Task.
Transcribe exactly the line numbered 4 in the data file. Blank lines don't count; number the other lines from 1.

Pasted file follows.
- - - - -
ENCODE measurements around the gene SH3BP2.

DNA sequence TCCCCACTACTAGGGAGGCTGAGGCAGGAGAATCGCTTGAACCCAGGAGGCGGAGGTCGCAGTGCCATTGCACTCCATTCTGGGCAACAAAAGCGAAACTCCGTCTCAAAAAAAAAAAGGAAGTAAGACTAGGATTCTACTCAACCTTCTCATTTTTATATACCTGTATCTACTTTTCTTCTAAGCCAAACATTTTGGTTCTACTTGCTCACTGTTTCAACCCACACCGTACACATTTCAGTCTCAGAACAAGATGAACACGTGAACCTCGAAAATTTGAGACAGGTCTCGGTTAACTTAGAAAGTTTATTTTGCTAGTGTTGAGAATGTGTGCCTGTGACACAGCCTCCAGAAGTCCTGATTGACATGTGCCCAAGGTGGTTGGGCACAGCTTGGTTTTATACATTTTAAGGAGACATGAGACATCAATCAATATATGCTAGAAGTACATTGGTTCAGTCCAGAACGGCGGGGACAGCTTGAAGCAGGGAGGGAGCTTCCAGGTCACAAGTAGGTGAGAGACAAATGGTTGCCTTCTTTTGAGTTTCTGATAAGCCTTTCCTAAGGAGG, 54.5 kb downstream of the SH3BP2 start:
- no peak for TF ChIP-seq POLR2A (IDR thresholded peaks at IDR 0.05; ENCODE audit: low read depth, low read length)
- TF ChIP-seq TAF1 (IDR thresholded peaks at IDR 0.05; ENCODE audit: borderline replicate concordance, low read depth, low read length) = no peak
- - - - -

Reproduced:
- TF ChIP-seq TAF1 (IDR thresholded peaks at IDR 0.05; ENCODE audit: borderline replicate concordance, low read depth, low read length) = no peak